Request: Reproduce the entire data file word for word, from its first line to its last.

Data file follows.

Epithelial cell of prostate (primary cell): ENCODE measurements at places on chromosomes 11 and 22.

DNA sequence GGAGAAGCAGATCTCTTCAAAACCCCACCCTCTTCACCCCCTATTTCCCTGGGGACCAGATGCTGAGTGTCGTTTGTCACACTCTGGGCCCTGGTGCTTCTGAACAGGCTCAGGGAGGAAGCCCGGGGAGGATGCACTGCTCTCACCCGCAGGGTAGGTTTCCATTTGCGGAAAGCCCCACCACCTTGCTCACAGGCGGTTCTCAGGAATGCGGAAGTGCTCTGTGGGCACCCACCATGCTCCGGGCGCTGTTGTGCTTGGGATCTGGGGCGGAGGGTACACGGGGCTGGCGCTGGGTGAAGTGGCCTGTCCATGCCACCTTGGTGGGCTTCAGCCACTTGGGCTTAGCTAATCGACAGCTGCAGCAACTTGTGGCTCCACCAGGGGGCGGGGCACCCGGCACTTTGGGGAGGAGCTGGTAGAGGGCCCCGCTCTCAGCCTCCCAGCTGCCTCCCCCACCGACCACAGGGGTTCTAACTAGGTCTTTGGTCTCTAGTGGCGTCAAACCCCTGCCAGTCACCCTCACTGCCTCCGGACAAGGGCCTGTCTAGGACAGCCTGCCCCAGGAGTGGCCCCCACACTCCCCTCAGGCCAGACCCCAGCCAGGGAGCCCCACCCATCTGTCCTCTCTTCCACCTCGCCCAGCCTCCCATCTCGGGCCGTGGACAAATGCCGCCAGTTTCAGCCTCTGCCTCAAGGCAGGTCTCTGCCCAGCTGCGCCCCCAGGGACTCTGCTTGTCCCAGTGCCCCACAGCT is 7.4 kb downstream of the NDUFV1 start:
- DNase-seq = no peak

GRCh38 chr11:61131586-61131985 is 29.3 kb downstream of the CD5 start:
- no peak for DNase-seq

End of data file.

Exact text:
Epithelial cell of prostate (primary cell): ENCODE measurements at places on chromosomes 11 and 22.

DNA sequence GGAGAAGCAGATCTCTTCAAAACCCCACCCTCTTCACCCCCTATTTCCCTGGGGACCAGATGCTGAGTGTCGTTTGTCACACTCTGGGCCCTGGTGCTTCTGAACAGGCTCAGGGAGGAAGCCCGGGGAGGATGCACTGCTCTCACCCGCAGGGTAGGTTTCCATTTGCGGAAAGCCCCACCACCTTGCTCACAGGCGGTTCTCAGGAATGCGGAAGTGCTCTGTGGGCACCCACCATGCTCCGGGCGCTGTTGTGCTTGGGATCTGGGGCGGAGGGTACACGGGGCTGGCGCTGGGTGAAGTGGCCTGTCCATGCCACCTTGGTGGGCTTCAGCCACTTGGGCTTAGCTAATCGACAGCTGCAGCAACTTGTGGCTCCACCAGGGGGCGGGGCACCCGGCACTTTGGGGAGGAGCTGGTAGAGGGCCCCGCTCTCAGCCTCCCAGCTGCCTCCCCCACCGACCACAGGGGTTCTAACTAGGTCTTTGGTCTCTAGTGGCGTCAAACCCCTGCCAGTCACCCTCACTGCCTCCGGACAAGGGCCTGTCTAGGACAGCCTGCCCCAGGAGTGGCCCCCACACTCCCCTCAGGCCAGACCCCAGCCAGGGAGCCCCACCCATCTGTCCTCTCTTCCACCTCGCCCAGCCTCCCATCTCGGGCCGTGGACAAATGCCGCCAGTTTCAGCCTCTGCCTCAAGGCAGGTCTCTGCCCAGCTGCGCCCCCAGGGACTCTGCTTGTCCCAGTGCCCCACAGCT is 7.4 kb downstream of the NDUFV1 start:
- DNase-seq = no peak

GRCh38 chr11:61131586-61131985 is 29.3 kb downstream of the CD5 start:
- no peak for DNase-seq